To Orc the only way the removal of the accumulation of the restrictions which imprison man in the manacles he himself forges can be accomplished, is by the release of his energy. The energy released in the French Revolution revealed the chaos which is so precariously controlled by Urizen.   

Opposed aspects of the serpent as he manifests in progressive stages of development is presented by Northrup Frye in Fearful Symmetry:

"Orc or human imagination trying to burst out of the body, is often described as a serpent bound on the tree of mystery, dependent upon it, yet struggling to get free.
... The energy of Orc which broke away from Egypt was perverted into the Sinaitic moral code, and this is symbolized by the nailing of Orc in the form of a serpent to a tree.
It is this serpent, man's Selfhood or desire to assert rather than create that stands between man and Paradise: the cherub with the flaming sword who guards the tree of life therefore is the demonic 'serpent'.
The fallen serpent is a worm 'seventy inches long,' lasting for 'sixty winters'; the demonic serpent or Covering Cherub is a dragon. The former is the helplessness of the victim; the latter the ferocity of the tyrant. But the dragon, in the Bible and elsewhere, is a symbol for something far worse than Satan, the 'Limit of Opacity': he is a symbol of the chaos which underlies it, waiting to burst in and overwhelm the entire cosmos...The creation of  the fallen world is an 'act of Mercy' because the stability and permanence of the dead organic world forms a barrier between our weak struggling lives and the total annihilation of all beings in chaos." (Page 136-8)

Europe,  Plate 10, (E 63)
"The ever-varying spiral ascents to the heavens of heavens
Were bended downward; and the nostrils golden gates shut
Turn'd outward, barr'd and petrify'd against the infinite.       

Thought chang'd the infinite to a serpent; that which pitieth:   
To a devouring flame; and man fled from its face and hid
In forests of night; then all the eternal forests were divided
Into earths rolling in circles of space, that like an ocean rush'd
And overwhelmed all except this finite wall of flesh.            
Then was the serpent temple form'd, image of infinite
Shut up in finite revolutions, and man became an Angel;
Heaven a mighty circle turning; God a tyrant crown'd."    
British Museum

Plate 2, Copy D
On the reverse side of Plate 2 is an inscription from the same source as was noted in the post Europe Plate 1. The poem inscribed on the plate is from the novel The Mysteries of Udolpho published in 1794. The poem, The Pilgrim, by Ann Radcliff the novel's author, is apropos for directing our attention to Plate 3, the Preludium, and setting the scene for a journey into unknown territory.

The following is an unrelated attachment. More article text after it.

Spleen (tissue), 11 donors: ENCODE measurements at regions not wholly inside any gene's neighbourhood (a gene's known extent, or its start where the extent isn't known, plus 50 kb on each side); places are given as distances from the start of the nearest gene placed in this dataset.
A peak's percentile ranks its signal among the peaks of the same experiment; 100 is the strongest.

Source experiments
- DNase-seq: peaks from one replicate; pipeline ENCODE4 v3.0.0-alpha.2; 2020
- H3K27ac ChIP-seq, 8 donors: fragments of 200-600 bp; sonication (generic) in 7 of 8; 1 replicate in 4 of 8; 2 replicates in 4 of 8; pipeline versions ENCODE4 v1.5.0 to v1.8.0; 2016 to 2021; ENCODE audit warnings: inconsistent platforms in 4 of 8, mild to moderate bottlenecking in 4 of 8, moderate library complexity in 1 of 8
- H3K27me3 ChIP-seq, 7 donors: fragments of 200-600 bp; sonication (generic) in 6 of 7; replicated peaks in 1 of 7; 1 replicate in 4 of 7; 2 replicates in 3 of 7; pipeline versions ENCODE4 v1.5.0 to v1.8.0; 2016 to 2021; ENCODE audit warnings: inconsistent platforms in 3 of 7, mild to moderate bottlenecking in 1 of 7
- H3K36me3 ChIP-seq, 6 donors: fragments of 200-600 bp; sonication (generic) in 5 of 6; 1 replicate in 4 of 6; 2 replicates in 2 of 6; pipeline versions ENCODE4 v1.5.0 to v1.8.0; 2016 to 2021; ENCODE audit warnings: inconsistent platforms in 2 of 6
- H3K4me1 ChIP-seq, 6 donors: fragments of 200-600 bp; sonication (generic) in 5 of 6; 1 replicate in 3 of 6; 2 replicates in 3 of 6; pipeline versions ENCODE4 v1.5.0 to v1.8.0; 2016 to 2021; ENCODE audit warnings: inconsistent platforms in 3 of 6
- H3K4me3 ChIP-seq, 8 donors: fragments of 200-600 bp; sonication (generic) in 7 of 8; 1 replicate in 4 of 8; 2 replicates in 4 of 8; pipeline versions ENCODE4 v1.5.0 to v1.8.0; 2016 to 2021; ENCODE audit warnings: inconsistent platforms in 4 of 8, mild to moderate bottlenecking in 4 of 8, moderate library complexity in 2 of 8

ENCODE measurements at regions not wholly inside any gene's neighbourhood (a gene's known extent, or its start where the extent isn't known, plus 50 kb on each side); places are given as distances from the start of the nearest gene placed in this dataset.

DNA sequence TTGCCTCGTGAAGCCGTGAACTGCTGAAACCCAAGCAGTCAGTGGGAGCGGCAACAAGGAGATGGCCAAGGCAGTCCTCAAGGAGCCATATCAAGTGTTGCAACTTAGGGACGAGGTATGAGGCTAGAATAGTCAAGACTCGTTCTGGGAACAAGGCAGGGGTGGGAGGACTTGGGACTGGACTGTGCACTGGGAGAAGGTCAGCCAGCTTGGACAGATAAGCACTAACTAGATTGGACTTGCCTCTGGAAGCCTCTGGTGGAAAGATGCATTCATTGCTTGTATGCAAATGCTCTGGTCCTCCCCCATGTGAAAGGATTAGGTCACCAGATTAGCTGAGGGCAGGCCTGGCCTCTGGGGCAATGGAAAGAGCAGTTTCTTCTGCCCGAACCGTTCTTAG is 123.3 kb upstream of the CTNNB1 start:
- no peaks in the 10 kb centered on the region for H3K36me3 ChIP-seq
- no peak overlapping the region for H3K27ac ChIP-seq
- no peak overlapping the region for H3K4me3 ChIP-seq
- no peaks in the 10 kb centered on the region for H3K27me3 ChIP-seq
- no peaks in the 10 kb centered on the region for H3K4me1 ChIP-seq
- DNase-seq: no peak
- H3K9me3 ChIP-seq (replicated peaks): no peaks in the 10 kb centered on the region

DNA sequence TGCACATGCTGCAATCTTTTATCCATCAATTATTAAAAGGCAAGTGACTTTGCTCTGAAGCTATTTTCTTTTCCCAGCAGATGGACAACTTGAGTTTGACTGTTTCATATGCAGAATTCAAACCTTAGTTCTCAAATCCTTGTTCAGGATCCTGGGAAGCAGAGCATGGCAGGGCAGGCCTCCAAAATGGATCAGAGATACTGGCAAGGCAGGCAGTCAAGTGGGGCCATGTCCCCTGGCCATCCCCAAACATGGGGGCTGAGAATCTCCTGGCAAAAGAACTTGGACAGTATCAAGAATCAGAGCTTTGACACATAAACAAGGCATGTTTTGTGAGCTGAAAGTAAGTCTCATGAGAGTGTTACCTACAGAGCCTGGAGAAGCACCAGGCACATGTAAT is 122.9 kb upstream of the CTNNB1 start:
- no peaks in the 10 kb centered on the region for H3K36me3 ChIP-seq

Slow o'er the Apennine, with bleeding feet,
A patient Pilgrim wound his lonely way,
To deck the Lady of Loretto's seat
With all the little wealth his zeal could pay.
From mountain-tops cold died the ev'ning ray,
And, stretch'd in twilight, slept the vale below;
And now the last, last purple streaks of day
Along the melancholy West fade slow.
High o'er his head, the restless pines complain,
As on their summit rolls the breeze of night;
Beneath, the hoarse stream chides the rocks in vain:
The Pilgrim pauses on the dizzy height.
Then to the vale his cautious step he prest,
For there a hermit's cross was dimly seen,
Cresting the rock, and there his limbs might rest,
Cheer'd in the good man's cave, by faggot's sheen,
On leafy beds, nor guile his sleep molest.
Unhappy Luke! he trusts a treacherous clue!
Behind the cliff the lurking robber stood;
No friendly moon his giant shadow threw
Athwart the road, to save the Pilgrim's blood;
On as he went a vesper-hymn he sang,
The hymn, that nightly sooth'd him to repose.
Fierce on his harmless prey the ruffian sprang!
The Pilgrim bleeds to death, his eye-lids close,
Yet his meek spirit knew no vengeful care,
But, dying, for his murd'rer breath'd---a sainted pray'r!" 

Friday, October 17, 2014


British Museum
Europe, Plate 1
Frontispiece with inscription
David Erdman on page 220 of Prophet Against Empire gives information on the inscriptions found on Copy D of Europe, a Prophecy which is in the British Museum. This copy was owned by Blake's friend Ozias Humphery, but the inscription are thought to have been written by another of Blake's friends and fellow artists, George Cumberland. Erdman states, "Either because he understood Europe very well, or because he was coached by Blake himself, his friend George Cumberland added explanatory glosses to a copy now in the British Museum, mostly in the form of quotations from Blake's household volume, Bysshe's anthology."

We are acquainted with 'Bysshe's anthology' as noted in the post Enjoyment.

Written on the Frontispiece are words from Paradise Lost. Here is a longer section of Milton's poem with the inscription in bold.